Matthew Bryan Beck pays tribute to the quintessential Brooklyn deli


Nestled nondescriptly on Avenue S and E. 35th Street in the southeast Brooklyn neighborhood of Marine Park is Jackie’s Delicatessen. Down the street is Marine Park itself, a 798-acre public park abutting the marshy western inlet of Jamaica Bay with serene bike paths, jogging trails, ballfields and West Indian cricketers proudly costumed in crisp white linen.

Marine Park is one of the few remaining blue-collar Brooklyn neighborhoods containing predominantly Irish and Italian working class Catholic families (firefighters, cops, sanitation workers, retired city employees who resisted ‘white flight’), with an increasing presence of Orthodox Jews and a smattering of Asian residents. Until the 1920’s, the Marine Park neighborhood was part of Flatlands (itself an independent township until it was annexed by the City of Brooklyn in 1896), and many old-timers still refer to any areas from Canarsie to Gravesend as the Flatlands.

Jackie’s is the epitome of old-school Brooklyn, and the antithesis of the gentrification of the more bohemian enclaves of the borough such as Williamsburg, Park Slope, Cobble Hill, Brooklyn Heights, Greenpoint et al. Isolated by absence of easy subway access, Marine Park nurtures a proud separatism; this isn’t the cultural mecca of Manhattan and it doesn’t want to be. The Marine Park Civic Association’s motto is “Improve, Don’t Move”. The people here are native New Yorkers whose world starts and ends between Flatbush Avenue and Nostrand. They pray to St. Anthony, but worship Joe Torre.

Jackie’s isn’t one of those overhyped touristy Manhattan delis like Katz’s or Artie’s or Carnegie, where being an old-fashioned New York deli is their thing and you’ll need to take out a second mortgage to buy a pastrami on rye. Nor is it one of those dimly-lit Bronx bodegas where English is the second language and the business is only backdrop for gang shootings. Jackie’s specialty sandwiches have names like The Iron Mike (fried chicken cutlet and cheddar cheese with bacon and blue cheese dressing), The Messiah (fried chicken cutlet and melted monterey jack cheese with lettuce, tomato and honey mustard), and The F-Bomb (sausalito turkey, buffalo chicken, pepperoni and muenster cheese with lettuce, tomato and mayo), and their everything flagel with cream cheese is like holding a piece of Brooklyn history in your hands. (A ‘flagel’ is a bagel that’s been boiled, then flattened before it’s baked in the oven.) Jackie’s grown sons man the counter and run the store. Like the mythical Wizard of Oz, I’ve never actually seen Jackie herself  but in my imagination she looks like a more congenial Big Maude from The Andy Griffith Show.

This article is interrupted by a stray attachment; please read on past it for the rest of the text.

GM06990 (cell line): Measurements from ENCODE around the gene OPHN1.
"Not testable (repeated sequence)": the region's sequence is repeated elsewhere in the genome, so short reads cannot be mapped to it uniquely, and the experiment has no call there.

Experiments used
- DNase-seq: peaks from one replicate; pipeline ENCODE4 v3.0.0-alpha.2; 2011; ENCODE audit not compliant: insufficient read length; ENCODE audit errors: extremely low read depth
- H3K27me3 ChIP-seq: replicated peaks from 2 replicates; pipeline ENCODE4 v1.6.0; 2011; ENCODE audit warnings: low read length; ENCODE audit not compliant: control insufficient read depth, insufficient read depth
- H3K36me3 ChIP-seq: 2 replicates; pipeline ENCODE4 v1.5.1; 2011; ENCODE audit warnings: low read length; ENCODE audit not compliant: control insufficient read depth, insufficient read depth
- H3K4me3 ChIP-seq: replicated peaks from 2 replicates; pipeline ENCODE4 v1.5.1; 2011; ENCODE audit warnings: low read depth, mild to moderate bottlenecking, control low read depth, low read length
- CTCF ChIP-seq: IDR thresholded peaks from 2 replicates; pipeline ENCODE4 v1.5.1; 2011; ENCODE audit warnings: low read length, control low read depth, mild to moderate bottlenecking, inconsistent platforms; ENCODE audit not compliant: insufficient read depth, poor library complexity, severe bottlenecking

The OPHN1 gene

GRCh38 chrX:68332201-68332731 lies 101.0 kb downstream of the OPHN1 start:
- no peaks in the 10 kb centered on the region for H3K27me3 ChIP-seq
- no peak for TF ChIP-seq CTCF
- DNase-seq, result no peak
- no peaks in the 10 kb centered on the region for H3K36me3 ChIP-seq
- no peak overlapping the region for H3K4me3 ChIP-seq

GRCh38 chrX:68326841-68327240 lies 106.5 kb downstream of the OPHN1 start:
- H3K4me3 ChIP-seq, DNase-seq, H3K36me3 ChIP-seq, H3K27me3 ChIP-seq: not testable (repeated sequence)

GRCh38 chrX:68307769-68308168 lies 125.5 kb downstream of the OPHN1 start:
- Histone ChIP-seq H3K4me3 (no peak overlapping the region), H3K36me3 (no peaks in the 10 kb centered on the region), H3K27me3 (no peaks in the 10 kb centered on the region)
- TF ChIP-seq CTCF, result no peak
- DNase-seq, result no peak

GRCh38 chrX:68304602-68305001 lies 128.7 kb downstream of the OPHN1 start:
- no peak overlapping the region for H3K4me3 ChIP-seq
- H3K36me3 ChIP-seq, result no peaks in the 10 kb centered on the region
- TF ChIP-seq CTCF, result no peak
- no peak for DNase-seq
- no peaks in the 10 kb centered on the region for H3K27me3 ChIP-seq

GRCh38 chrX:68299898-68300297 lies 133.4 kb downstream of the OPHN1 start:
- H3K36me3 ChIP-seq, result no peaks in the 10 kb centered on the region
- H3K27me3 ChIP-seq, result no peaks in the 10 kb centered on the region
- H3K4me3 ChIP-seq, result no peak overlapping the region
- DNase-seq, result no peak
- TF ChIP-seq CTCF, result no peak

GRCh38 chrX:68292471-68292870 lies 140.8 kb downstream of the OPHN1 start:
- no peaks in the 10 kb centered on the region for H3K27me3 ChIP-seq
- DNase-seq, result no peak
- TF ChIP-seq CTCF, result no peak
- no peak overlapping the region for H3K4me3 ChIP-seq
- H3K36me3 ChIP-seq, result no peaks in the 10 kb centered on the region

Jackie’s is like a community center. Everyone knows everyone. Waiting to order their pound of Boar’s Head, picking up a gallon of milk in sandals and tube socks, or buying a lotto ticket and the morning Post, the locals chat. How’s your mother doing after her surgery? God bless her. How’d your son’s Little League game go yesterday? How’s your daughter doing in law school? God bless her. I am fascinated. I love to just listen and soak in the character. Old faded posters and cards of old faded NY Rangers hockey players are taped to the wall above the dairy section and cold beer cases. It’s like visiting a museum, a frozen time-capsule of what Brooklyn used to be before it was hip to be Brooklyn. Once you become a regular face at Jackie’s, you feel part of the family. When I order my usual $4 bacon-egg-and-cheese-on-a-roll, the big guy behind the counter, wearing an ever-present soiled apron, uneven goatee and Yankees cap, calls me “buddy” and says “don’t worry about it” if I ashamedly find I only have three bucks and change. 

I also love Jackie’s Delicatessen because it’s so aesthetically boring. It’s everywhere, and nowhere: an establishment blessedly lacking pretense. They aren’t trying to impress. The coffee on the unsightly twin-burners isn’t artisanal or single-origin, but it’s hot and always fresh. The food is greasy and fattening and ugly, and you know what, sometimes I want to be greasy and fat and ugly. Places like Jackie’s are a palette cleanse from the haute cuisine of ostentatious Manhattan eateries to which I’ve sold my birthright. Jackie’s Delicatessen is authentic, and in a processed digital world of augmented reality, we strive for authenticity and true realness in our environments––even if the emotion itself is a pose. Unwrapping the aluminum foil that swaddles my bacon-egg-and-cheese-on-a-roll like a newborn, I feel like a real Brooklynite. I’m from the neighborhood.

Words: Matthew Bryan Beck


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